By breaking the project into smaller tasks, you are more likely to perform each task because you will find you are the time and energy to “gather all towels and sheets” versus trying to tackle “organizing the whole house.” You’ll also find that your plan becomes a handy To Do list you can use to track your progress and show your success in keeping your New Year’s resolution!

Organizing your Email

by Debbie Bowden Organize Now

When I organize for a client, I focus mainly on the stuff in the house. But for my own organizing, I apply the principles to my email storage as well.

Like most of you, I get emails that vary from friends’ quick notes to requests for organizing services. And of course, the ever-present “junk!” I treat my email like the snail mail. The junk gets deleted immediately. I read the friendly notes, respond in kind, and usually delete them. I liken these types of emails to phone calls. I don’t record my phone calls so why would I save these emails. I will “save” the friendly email if I need to use it as a reminder (more on that later). Finally, I read and respond to business email, save to the appropriate folder, and print if necessary.

I have set up folders in the Inbox, much as I have hardcopy folders. The folders are labeled for the appropriate topic: “organize now,” “taxes,” “charities,” “saved,” etc. Some of these folders have subfolders to take the organizing one step further. As soon as I am done with an email thread, I file the LAST email in the folder and delete all the rest. I only save the last email when the person I am emailing and I reply to back and forth. That way, I have all that was written in one document.

I also use the “For Follow Up” option on my email as a reminder system. There are different colored “flags” and I assign one color per folder. This is a great system, and it keeps my main Inbox neat. Here’s an example: let’s say a friend wants to see a concert in a couple of months. We “e-chat” back and forth and finally decide on a date and time. Because I need the last email as a reminder for scheduling in a future date, I save it to my “friends” folder.” Then I flag it purple. Once or twice a week, I go through my “For Follow Up” folder to see what’s happening soon.

Email is a wonderful tool, but it can get just as cluttered as your home and then it becomes uneffective.

Maintaining a clutter-free home

 

 

by Debbie Bowden of Organize Now

Let’s say you get your house organized. You’ve worked hard, probably with a knot in your stomach, but you are rewarded with no junk, no clutter, no extraneous stuff. Good job. Now you can move on to the real secret of being organized – maintenance.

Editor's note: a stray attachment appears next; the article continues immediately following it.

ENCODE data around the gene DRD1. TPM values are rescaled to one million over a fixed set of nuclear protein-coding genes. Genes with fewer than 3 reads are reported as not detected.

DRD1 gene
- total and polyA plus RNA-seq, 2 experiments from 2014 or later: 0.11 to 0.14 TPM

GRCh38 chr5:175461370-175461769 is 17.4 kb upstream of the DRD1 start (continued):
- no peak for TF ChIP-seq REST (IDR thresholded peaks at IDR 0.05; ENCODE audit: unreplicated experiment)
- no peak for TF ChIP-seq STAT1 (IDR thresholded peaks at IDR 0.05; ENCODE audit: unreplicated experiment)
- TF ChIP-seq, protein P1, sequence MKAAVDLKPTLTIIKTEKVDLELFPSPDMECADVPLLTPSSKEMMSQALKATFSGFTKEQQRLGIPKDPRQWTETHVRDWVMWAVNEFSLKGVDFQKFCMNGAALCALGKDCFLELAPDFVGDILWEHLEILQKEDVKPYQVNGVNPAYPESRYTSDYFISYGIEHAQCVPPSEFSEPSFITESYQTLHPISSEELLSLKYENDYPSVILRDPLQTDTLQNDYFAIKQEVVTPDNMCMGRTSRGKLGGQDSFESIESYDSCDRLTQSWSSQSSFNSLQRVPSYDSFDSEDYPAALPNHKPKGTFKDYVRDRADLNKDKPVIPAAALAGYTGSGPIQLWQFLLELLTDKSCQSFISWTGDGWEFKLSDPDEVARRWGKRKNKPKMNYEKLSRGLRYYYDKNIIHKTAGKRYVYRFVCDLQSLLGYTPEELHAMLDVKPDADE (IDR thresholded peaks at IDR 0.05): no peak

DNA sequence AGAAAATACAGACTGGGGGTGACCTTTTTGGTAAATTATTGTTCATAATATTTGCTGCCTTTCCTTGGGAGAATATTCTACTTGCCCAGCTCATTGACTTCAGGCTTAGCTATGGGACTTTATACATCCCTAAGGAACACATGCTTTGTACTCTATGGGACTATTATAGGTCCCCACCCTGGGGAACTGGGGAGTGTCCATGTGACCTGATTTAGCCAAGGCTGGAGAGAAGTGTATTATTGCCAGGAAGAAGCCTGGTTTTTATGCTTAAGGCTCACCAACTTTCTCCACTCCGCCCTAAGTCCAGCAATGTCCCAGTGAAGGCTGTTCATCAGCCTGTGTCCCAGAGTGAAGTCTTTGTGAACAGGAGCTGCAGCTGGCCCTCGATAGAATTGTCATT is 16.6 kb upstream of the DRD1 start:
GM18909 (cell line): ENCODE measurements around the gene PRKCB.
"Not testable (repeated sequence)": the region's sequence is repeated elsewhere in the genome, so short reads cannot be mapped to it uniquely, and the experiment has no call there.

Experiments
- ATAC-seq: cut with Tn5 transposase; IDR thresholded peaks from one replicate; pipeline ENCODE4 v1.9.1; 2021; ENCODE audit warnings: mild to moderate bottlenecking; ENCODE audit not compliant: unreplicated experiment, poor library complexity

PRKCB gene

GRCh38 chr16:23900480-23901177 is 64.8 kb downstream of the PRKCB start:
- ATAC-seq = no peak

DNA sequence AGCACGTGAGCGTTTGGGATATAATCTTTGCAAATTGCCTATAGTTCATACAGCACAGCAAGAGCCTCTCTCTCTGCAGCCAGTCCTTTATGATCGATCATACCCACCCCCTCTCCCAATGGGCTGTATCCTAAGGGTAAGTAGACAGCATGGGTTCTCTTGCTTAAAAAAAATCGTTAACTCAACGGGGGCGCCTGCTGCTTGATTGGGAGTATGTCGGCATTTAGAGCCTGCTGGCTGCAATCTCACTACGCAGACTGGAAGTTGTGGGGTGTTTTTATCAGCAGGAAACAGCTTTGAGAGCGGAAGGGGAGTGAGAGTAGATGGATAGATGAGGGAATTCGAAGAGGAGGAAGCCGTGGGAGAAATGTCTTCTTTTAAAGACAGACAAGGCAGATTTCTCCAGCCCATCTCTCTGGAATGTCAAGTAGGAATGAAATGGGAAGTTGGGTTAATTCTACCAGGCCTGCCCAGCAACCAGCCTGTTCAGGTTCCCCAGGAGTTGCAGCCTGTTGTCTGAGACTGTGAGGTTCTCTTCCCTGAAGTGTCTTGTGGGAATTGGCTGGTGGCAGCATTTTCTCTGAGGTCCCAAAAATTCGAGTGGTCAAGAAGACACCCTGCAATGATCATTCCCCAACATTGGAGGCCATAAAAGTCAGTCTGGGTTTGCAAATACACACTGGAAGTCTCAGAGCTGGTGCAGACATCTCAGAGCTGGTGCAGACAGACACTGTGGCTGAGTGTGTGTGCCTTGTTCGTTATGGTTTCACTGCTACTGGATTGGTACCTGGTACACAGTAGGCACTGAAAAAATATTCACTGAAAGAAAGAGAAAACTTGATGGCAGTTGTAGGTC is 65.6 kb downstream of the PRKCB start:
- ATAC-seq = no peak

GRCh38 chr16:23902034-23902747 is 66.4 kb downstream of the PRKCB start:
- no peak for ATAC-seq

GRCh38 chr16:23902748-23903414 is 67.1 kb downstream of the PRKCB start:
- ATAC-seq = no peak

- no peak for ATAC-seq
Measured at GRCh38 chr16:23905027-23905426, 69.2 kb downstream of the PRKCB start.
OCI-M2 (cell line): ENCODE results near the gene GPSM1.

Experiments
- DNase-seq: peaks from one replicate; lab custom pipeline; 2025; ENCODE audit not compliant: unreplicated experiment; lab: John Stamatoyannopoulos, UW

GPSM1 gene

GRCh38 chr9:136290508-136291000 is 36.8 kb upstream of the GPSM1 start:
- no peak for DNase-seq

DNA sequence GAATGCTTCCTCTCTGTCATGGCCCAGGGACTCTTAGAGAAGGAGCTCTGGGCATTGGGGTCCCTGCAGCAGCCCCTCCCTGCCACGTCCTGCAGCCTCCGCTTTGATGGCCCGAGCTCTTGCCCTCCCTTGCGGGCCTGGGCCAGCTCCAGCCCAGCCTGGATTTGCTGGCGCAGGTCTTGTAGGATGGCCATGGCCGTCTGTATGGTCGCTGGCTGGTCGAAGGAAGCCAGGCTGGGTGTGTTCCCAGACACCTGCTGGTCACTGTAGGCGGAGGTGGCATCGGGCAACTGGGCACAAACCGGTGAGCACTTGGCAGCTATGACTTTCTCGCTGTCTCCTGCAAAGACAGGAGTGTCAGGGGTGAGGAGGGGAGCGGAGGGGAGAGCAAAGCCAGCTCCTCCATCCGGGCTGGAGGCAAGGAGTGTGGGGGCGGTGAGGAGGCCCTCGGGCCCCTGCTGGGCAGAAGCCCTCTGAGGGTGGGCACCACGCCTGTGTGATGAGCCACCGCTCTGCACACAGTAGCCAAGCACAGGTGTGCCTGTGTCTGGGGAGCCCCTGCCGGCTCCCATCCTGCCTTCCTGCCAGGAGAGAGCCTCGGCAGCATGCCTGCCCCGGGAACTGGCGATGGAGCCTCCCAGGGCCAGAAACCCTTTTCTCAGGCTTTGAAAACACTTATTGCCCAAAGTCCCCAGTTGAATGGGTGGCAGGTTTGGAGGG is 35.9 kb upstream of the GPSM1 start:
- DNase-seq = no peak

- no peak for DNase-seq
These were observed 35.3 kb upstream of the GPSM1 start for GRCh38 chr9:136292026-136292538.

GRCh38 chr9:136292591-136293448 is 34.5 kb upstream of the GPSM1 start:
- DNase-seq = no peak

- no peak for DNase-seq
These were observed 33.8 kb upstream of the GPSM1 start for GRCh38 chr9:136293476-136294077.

Maintenance isn’t nearly as time consuming as initially organizing, but it does call for diligence. This step in the process of being completely organized calls for a change in habit. Like any habit we change it means doing things differently and establishing a new pattern.

Here’s a tip that is a tremendous help with maintenance, and only takes 5 to 10 minutes a day. Go through your entire house and pick up stuff. It doesn’t matter what time of day as long as it is around the SAME time each day (I do this when I get home from work because I am NOT a morning person). To start this new habit, literally walk through every room. Look for stuff that is out of place and put it back in its spot. Remove items that don’t belong and put them where they do belong. Most importantly, finish the room before moving on to the next.

Let me repeat that – finish the room before moving on to the next. It is too easy to get distracted by trying to tackle multiple rooms all at once. Distraction is probably the number one culprit of not having a good maintenance routine.

When you first start a maintenance routine it may take you longer than 10 minutes. But each day the time you dedicate to maintaining will shorten. Before you know it, your house is consistently organized, and that is a habit you can definitely live with.

Does Empty Space Attract Clutter?

by Debbie Bowden of Organize Now

box

I hear, “Well, there sure is a lot of space now.” That statement puts fear into the heart of an organizer because when most people are faced with empty space, they feel a strong urge to fill it. Then guess what – more clutter!

Here are a few tricks to fool the eye that the empty space just doesn’t exist:

Arrange your clothes with 2 to 3 inches between each piece. This gives the illusion that the closet is full, but gives more actual space if needed. (An added benefit – your clothes won’t get wrinkled being crammed together.)